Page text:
Since the horrific mass murder of young children in Newtown, Connecticut, there has been a lot of talk about the “need” for an assault weapons ban to replace the 1994 ban that expired in 2004. With this in mind, we need to chill out and examine the statistics, both for cause of death generally and murder specifically.
Note: These crime numbers do not match. The Census Bureau, CDC and FBI all have slightly different numbers. Nonetheless, they are close and they are from reliable sources.
First, let’s look at all causes of death in 2009:
- Heart disease: 599,413
- Cancer: 567,628
- Chronic lower respiratory diseases: 137,353
- Stroke (cerebrovascular diseases): 128,842
- Accidents (unintentional injuries): 118,021
- Alzheimer’s disease: 79,003
- Diabetes: 68,705
- Influenza and Pneumonia: 53,692
- Nephritis, nephrotic syndrome, and nephrosis: 48,935
- Intentional self-harm (suicide): 36,909
Murder is way down the list. According to the FBI, there were 15,241 murders in 2009, down dramatically from the high numbers in the early 1990’s. From 1991 to 1994 the number of murders looked like this:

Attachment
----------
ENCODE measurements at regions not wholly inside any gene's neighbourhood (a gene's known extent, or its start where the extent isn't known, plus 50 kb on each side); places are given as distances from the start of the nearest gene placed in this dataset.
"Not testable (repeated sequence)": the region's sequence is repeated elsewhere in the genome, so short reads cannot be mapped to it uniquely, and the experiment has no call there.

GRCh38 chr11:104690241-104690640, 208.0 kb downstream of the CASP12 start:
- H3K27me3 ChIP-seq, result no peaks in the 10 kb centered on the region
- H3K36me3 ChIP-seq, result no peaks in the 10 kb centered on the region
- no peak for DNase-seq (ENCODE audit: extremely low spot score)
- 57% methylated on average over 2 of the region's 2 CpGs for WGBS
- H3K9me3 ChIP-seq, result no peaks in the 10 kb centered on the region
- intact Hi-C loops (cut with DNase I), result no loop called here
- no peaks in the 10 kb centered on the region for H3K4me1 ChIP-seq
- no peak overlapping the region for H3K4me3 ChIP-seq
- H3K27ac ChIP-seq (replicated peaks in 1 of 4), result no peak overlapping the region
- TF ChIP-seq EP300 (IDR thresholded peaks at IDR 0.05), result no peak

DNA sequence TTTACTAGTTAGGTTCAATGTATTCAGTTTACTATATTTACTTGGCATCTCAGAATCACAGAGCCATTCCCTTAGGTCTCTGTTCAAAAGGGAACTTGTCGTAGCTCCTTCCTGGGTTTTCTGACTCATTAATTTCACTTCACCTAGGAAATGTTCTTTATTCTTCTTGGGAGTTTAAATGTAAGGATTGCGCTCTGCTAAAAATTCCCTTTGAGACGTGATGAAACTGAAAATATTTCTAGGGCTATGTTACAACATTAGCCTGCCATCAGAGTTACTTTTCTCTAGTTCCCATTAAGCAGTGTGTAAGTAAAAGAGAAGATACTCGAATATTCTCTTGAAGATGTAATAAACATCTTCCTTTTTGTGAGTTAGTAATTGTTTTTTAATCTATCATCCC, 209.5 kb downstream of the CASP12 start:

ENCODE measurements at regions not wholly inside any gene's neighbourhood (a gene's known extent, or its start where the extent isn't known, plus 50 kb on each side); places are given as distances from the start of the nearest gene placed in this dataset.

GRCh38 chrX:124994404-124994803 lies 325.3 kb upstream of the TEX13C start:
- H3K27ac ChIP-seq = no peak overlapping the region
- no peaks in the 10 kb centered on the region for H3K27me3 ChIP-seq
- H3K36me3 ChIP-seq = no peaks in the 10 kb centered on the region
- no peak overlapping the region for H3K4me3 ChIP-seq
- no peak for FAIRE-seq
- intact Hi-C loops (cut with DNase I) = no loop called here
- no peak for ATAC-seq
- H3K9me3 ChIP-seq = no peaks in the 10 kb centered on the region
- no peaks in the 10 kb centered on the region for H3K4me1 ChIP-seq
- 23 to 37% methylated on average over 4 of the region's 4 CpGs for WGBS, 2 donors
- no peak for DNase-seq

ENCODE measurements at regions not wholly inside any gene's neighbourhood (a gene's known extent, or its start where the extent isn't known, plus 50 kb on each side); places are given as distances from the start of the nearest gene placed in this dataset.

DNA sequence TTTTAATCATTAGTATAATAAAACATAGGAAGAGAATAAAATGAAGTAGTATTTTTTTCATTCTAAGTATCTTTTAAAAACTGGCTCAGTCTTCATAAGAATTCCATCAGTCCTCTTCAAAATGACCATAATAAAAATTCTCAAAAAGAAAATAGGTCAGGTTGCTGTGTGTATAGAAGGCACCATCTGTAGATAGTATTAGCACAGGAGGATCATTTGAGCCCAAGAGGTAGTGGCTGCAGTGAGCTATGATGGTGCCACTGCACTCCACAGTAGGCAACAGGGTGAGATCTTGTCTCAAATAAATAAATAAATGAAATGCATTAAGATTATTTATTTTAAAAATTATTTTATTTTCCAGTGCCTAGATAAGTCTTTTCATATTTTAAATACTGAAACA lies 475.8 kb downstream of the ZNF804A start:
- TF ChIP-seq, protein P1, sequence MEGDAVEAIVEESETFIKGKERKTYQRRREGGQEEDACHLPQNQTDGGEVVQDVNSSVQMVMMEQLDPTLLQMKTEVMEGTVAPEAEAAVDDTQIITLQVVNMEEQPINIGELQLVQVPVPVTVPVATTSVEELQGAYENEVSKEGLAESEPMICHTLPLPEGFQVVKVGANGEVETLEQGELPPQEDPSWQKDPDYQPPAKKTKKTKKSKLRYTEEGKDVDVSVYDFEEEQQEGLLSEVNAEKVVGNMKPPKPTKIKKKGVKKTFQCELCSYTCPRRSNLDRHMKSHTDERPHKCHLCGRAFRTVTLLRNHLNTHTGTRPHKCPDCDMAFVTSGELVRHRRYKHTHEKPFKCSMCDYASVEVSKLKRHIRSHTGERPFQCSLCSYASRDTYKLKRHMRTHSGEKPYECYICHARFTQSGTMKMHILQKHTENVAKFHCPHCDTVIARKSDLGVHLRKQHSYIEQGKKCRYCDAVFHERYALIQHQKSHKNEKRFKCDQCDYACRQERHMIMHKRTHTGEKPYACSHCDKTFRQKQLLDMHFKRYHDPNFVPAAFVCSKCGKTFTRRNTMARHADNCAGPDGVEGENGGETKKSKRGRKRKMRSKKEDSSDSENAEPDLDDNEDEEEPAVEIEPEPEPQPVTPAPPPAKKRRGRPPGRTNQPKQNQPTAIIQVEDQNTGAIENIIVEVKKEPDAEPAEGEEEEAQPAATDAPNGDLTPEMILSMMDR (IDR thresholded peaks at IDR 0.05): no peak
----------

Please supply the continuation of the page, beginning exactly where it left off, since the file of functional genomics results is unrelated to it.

- 1991 – 24,703
- 1992 – 23,760
- 1993 – 24,526
- 1994 – 23,326
Now let’s take a look at the “Murder Victims–Circumstances and Weapons Used or Cause of Death” spreadsheet compiled by the Census Bureau. Of the 9,203 murders by firearms in 2009 handguns were used in 6,503 of those murders while rifles were used in 352 murders. Even if we assume that all of the “unspecified” weapons are rifles (which would be silly) that still accounts for 2,276 murders by rifles in a nation of well over 300 million people.
As Reason.com points out, rifles of any kind were used in only 3 percent of all murders and Connecticut already has a ban on so-called “assault weapons.” That is an invented term, by the way. True military weapons – fully automatic weapons – have been severely restricted for generations.
No, we do not have a compelling national crisis that requires swift action by Congress to again restrict “scary looking guns” like was done in 1994. It is always a bad idea to make laws based on isolated incidents that do not reflect the vast majority of gun owners. We do not need to further restrict the rights of law-abiding Americans to own guns in a responsible manner. Republicans should not cave on this – though some probably will.